Fig. 1
figure1

Computed tomography imaging of the chest at diagnosis. Transverse (a) or coronal (b) planes in a mediastinal window

Fig. 2
figure2

Blood culture findings upon emergent admission

Additional examination found normal levels of total IgG (1148 mg/dL), IgM (57 mg/dL), and IgA (156 mg/dL). Flowcytometric analysis of peripheral-blood cells disclosed 528 lymphocytes/μl (normal range, 1000–3100 lymphocytes/μl), 108 CD4+ cells/μl (normal range, 320–1900 cells/μl), 129 CD8+ cells/μl with a CD4+/CD8+ ratio of 0.84 (normal range, 0.40–2.30), and 2% B cells (11 cells/μl). Tests for antibodies to human immunodeficiency virus type 1 (HIV) and human T-lymphotropic virus type 1 were negative. The patient was diagnosed with cellular immunodeficiency due to thymoma. His CD4+ cell count has remained < 150 cells/μl during 15-month follow up after discharge (after 3 months, 79 cells/μl; 6 months, 107 cells/μl; 9 months, 146 cells/μl; 12 months, 132 cells/μl).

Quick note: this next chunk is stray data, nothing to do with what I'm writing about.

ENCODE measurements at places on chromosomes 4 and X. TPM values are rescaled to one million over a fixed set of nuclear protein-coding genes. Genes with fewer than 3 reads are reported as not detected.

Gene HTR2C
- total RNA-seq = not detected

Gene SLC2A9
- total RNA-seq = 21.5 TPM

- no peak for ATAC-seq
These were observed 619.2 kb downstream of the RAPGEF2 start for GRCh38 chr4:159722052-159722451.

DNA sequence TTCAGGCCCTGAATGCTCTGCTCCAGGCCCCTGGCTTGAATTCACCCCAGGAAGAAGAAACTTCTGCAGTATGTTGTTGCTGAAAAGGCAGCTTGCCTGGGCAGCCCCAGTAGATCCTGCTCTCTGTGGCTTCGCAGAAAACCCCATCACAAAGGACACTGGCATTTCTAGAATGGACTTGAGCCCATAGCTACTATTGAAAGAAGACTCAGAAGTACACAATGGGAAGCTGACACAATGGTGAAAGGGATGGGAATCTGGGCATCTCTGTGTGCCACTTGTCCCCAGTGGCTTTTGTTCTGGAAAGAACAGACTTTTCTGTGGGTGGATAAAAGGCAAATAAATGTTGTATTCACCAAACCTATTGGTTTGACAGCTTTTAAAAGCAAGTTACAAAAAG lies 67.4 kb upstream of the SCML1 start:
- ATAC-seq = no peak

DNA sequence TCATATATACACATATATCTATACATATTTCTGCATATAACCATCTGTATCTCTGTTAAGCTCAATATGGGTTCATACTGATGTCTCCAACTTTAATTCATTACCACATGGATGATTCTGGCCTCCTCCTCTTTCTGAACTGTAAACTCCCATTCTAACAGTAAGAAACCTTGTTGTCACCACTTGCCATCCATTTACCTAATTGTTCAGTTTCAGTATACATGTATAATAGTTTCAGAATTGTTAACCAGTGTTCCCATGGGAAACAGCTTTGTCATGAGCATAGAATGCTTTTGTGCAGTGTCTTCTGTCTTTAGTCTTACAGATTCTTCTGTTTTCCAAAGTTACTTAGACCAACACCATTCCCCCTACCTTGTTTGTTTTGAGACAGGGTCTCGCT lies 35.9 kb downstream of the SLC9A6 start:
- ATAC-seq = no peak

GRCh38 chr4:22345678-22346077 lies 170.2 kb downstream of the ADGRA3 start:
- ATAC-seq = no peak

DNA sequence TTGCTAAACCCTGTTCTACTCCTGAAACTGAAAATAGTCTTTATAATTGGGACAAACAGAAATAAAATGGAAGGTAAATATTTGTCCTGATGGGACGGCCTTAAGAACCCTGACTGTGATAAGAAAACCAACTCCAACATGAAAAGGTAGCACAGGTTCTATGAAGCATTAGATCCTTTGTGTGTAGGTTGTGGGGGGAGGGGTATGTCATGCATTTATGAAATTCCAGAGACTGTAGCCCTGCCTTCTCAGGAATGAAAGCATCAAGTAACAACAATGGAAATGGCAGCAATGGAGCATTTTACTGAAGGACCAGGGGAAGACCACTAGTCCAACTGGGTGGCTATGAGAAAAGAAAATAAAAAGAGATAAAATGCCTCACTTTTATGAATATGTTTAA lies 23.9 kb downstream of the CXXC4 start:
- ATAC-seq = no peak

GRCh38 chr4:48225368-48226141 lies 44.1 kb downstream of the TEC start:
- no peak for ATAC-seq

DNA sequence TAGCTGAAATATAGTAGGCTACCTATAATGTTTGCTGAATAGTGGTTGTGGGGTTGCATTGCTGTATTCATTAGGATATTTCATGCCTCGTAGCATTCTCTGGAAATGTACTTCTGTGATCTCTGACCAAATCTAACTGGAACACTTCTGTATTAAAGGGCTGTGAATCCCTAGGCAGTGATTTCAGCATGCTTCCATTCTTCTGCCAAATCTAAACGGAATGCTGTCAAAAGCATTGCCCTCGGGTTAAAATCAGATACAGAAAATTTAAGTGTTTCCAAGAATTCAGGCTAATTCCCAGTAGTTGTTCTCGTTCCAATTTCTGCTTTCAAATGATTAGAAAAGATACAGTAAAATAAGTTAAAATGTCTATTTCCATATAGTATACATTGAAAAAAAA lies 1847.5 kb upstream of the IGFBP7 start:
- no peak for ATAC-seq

Discussion and conclusions

To our knowledge, few reports have discussed immunodeficiency identified after radiotherapy for thymoma. Patients with immunodeficiency often exhibit respiratory tract infections and chronic diarrhea [2,3,4]. Thus, the patient’s frequent diarrhea might have been an early manifestation. Furthermore, he had oral candidiasis and Listeria meningitis, which may reflect a dysfunction in T-cell mediated immunity [5].

As originally described, Good Syndrome is hypogammaglobinemia in patients with underlying thymoma. However, our peripheral blood examination revealed a rarely reported pattern of low CD4+ count with normal gammaglobulin levels, more typical of HIV infection [6].